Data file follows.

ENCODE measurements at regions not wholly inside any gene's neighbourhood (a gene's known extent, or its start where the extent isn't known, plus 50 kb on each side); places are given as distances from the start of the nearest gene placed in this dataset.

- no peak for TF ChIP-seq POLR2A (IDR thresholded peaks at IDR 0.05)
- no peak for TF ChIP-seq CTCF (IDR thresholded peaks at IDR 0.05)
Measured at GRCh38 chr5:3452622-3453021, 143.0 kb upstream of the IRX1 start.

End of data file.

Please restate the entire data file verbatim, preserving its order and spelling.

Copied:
ENCODE measurements at regions not wholly inside any gene's neighbourhood (a gene's known extent, or its start where the extent isn't known, plus 50 kb on each side); places are given as distances from the start of the nearest gene placed in this dataset.

- no peak for TF ChIP-seq POLR2A (IDR thresholded peaks at IDR 0.05)
- no peak for TF ChIP-seq CTCF (IDR thresholded peaks at IDR 0.05)
Measured at GRCh38 chr5:3452622-3453021, 143.0 kb upstream of the IRX1 start.